WEST MELBOURNE, Fla. - A man is accused of calling 911 to say that a murder was about to take place, but West Melbourne authorities said the caller was just trying to get out of a traffic stop.
Police said that Julius Lupowitz called 911 to report a murder in hopes that the officer who stopped him would respond to the priority call on Wingate Boulevard rather than write him a citation.
Lupowitz is heard in the call saying there was a man with a gun and that someone was going to get shot and then the call is disconnected.
"I see there's a murder that's going to happen, I swear, on Wingate, on Wingate. No, Wingate and Wickham. No, on Wingate and Hollywood, Wingate and Hollywood," the man said in the call to 911. "I swear there's going to be a murder any second. I swear there's a man with a gun. Please, I just called, it's Wingate and Hollywood."
The 911 operator received a second call from the same man, telling the same story. As the operator probed the caller for more information, he again disconnected the line.
A quick-thinking Brevard County Sheriff's Office dispatcher did a search for prior incidents associated with the telephone number the 911 calls came from to find the phone belonged to Lupowitz. West Melbourne Police Officer Ted Salem was on the traffic stop when the 911 calls were received.
As he attempted to quickly end the stop to respond to the priority call, he overheard the dispatcher relay over the air that Lupowitz was the telephone owner.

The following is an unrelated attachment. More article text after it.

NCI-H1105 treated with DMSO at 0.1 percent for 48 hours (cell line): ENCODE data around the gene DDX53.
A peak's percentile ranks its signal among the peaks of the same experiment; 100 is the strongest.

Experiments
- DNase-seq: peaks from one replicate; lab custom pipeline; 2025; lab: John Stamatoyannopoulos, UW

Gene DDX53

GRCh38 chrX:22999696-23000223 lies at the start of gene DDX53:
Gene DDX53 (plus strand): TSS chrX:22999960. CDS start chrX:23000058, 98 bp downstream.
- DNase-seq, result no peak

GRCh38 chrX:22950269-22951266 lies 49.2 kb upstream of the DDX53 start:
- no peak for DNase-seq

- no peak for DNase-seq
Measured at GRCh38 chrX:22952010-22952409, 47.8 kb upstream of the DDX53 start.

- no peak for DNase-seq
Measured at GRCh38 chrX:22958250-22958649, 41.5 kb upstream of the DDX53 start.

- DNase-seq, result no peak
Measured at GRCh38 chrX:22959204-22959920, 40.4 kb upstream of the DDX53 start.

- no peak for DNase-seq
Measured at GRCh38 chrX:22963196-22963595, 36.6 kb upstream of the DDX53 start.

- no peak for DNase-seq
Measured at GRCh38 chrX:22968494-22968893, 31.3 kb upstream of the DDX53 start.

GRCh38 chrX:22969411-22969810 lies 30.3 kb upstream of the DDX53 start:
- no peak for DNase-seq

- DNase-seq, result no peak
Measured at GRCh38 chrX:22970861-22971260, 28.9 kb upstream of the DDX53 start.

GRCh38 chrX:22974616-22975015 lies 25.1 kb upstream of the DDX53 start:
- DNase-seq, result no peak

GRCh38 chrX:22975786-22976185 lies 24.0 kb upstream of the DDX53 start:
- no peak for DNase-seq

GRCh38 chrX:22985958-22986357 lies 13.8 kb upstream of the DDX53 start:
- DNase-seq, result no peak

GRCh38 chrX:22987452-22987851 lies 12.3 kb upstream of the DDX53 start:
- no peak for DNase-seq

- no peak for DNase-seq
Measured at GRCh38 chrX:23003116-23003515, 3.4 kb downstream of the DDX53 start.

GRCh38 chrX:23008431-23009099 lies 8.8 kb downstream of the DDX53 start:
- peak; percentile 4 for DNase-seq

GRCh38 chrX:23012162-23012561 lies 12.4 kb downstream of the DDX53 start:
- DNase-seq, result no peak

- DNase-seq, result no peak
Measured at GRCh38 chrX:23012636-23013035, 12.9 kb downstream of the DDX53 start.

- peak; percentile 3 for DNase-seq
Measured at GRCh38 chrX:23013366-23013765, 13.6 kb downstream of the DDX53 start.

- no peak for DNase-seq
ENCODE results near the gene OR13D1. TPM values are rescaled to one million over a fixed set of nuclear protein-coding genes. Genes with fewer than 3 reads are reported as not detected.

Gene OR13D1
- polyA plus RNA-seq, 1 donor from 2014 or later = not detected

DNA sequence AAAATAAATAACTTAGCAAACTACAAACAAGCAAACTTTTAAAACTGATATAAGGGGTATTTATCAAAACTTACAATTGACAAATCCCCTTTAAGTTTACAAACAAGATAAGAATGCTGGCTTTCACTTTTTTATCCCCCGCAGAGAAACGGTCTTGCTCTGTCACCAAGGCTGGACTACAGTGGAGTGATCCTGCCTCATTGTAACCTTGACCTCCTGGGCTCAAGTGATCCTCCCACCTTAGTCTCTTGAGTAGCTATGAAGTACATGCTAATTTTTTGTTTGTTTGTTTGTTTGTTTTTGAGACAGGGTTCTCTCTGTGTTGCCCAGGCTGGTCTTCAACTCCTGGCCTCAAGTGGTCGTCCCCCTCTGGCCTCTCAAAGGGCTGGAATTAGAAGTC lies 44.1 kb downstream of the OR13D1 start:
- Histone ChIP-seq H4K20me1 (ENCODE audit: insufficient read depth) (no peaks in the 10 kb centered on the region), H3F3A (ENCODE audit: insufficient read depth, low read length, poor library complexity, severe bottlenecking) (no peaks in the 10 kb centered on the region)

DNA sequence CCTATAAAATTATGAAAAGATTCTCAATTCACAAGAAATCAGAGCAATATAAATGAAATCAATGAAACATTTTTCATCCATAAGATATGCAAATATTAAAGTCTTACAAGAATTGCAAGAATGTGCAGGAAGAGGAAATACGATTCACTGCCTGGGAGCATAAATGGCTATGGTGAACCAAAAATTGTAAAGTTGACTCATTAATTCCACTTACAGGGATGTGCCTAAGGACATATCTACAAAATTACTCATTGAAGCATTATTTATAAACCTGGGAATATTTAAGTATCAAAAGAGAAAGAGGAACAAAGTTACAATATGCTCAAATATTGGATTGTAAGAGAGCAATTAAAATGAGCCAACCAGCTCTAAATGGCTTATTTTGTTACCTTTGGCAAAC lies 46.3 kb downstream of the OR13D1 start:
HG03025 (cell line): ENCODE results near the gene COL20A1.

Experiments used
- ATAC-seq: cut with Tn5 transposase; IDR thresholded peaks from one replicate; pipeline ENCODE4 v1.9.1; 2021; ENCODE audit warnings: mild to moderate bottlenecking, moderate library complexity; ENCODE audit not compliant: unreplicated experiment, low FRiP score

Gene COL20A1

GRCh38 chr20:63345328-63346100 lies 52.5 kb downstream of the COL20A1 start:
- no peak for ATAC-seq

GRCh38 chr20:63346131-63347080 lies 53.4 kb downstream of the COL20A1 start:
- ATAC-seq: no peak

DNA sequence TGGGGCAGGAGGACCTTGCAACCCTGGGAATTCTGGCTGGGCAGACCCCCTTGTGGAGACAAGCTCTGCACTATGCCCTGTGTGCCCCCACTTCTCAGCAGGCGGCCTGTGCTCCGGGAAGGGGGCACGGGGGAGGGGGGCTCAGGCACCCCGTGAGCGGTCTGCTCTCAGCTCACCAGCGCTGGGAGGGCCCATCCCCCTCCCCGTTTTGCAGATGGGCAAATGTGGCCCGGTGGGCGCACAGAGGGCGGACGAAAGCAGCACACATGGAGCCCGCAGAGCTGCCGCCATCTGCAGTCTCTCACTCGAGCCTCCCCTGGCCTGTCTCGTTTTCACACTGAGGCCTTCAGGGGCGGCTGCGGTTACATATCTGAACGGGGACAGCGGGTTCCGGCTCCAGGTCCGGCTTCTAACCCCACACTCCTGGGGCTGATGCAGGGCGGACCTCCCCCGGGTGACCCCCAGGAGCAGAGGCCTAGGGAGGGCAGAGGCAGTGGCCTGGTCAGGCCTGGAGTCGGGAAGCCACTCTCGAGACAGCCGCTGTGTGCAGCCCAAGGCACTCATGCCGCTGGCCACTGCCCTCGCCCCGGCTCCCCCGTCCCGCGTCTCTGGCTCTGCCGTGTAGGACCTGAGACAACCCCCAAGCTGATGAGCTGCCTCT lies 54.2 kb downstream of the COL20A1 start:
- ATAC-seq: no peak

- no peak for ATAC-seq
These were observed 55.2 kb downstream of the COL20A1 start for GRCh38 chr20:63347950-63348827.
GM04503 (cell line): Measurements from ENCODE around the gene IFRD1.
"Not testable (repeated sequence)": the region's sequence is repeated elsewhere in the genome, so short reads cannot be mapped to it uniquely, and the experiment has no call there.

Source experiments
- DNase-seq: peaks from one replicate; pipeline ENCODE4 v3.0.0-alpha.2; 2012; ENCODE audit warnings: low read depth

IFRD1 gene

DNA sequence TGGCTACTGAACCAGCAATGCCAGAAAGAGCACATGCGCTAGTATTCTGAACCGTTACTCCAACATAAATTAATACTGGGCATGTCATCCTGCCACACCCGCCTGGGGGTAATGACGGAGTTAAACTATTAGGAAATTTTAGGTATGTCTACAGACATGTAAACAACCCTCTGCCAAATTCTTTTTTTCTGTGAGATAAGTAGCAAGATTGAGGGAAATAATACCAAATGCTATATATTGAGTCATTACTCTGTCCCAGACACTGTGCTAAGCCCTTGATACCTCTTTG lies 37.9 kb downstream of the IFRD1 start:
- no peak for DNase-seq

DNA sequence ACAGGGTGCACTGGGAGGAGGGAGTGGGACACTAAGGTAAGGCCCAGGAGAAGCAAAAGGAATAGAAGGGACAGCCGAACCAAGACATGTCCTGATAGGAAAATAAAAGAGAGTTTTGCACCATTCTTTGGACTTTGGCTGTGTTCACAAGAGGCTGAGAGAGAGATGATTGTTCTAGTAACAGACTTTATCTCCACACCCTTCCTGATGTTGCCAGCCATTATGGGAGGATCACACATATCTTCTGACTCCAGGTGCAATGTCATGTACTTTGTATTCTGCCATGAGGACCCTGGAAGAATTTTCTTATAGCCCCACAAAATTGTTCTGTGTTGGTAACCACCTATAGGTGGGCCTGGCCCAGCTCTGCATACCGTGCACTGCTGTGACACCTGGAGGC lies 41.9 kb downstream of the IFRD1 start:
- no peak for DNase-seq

"When she broadcast that information, our officer was standing at the door of Mr. Lupowitz' vehicle and realized it was the same person making the 911 calls," said Richard Cordeau, with the West Melbourne Police Department.
Police said Lupowitz would have only received a $209 speeding fine, but now, he faces a third-degree felony charge for misuse of the 911 system and he still received the citation. Police said that charge could land him in jail for up to five years if convicted.
Lupowitz was arrested later at his home without incident, police said.
"This incident needlessly tied up a critical component of public safety. The 911 system is intended for people who truly need help. In addition, these false calls created an unnecessary delay in our officers' ability to respond to true emergencies," said Lt. Cordeau of the West Melbourne Police Department.
He was turned over to the Brevard County Sheriff's Office and given a $2,000 bail amount.
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